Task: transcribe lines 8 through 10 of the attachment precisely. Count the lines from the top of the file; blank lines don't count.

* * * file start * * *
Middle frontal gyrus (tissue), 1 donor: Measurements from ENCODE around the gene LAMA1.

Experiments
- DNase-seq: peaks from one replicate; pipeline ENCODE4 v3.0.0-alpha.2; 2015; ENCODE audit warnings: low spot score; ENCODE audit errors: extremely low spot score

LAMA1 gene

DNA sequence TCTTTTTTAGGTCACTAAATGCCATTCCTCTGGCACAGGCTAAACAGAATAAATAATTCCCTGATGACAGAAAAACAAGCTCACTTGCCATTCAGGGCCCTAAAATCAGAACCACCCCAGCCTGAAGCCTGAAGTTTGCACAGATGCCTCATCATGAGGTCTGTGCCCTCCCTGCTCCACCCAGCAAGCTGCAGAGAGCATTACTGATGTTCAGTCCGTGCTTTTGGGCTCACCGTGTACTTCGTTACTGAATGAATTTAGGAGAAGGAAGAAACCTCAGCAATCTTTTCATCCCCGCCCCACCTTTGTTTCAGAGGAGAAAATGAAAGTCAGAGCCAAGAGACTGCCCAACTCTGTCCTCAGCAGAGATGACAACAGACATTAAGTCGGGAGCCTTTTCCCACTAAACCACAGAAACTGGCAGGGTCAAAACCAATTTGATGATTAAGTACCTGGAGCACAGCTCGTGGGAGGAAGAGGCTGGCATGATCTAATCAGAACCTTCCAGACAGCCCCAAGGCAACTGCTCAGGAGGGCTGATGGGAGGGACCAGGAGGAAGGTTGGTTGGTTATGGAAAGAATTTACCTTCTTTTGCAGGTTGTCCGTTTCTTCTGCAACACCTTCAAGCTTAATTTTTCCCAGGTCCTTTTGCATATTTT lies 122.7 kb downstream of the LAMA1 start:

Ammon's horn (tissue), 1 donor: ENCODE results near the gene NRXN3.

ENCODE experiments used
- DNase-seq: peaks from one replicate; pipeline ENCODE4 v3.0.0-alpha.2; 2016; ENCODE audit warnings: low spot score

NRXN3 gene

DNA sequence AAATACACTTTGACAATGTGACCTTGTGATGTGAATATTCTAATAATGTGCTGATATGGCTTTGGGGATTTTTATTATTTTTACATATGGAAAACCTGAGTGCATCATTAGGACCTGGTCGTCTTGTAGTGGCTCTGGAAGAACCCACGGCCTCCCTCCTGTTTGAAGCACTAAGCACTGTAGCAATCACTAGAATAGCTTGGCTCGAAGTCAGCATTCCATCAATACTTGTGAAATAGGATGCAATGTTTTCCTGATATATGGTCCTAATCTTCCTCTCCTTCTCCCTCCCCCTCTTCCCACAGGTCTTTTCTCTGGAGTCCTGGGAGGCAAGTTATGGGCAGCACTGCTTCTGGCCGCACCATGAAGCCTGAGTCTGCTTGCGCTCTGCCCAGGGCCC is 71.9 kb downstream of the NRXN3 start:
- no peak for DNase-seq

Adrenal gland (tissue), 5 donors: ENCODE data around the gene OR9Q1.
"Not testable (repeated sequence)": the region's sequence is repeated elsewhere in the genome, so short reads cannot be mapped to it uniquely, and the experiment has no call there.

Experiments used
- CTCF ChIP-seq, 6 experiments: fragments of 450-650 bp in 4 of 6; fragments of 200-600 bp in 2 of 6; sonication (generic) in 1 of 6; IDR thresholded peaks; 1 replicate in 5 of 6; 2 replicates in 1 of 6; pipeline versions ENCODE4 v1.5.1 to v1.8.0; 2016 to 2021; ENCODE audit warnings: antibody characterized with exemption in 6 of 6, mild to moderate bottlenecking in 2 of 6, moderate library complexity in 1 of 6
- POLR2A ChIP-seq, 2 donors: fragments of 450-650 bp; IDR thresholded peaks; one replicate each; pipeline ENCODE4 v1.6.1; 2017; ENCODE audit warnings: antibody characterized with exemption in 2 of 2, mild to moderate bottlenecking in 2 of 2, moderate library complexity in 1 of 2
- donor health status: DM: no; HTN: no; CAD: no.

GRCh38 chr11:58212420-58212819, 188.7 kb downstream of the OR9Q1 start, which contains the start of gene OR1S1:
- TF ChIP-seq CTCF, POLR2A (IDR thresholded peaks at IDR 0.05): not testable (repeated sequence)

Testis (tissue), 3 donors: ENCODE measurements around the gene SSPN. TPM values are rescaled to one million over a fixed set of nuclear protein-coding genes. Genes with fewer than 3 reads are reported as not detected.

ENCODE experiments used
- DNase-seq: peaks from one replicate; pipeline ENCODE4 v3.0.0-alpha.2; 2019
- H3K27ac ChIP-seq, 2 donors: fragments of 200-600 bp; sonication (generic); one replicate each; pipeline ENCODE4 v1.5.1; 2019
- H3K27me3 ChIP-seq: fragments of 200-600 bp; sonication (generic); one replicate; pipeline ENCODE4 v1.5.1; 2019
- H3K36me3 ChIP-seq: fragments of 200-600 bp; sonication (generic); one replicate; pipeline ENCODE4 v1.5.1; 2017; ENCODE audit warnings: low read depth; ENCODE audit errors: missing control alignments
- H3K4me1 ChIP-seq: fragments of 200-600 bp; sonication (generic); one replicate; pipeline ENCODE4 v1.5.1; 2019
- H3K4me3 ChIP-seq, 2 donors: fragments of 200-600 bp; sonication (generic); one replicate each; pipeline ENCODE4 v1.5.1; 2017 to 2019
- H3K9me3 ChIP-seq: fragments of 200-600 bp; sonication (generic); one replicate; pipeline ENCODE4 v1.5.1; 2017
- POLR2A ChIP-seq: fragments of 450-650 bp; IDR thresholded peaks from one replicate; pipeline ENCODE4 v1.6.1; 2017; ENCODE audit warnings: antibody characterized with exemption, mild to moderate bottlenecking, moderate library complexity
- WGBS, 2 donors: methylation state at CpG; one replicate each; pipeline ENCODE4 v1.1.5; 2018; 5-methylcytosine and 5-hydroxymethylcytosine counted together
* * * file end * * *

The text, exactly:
- DNase-seq: peaks from one replicate; pipeline ENCODE4 v3.0.0-alpha.2; 2016; ENCODE audit warnings: low spot score

NRXN3 gene

DNA sequence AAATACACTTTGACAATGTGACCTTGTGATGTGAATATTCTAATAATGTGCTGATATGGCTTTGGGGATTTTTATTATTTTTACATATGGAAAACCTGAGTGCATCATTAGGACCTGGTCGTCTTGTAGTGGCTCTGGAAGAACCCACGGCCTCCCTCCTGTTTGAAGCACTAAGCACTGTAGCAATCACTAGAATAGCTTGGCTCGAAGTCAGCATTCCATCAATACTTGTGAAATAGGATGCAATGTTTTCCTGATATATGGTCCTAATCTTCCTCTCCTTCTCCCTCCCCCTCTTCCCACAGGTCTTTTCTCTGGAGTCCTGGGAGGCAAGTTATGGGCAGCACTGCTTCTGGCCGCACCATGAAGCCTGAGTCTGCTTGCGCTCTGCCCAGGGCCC is 71.9 kb downstream of the NRXN3 start: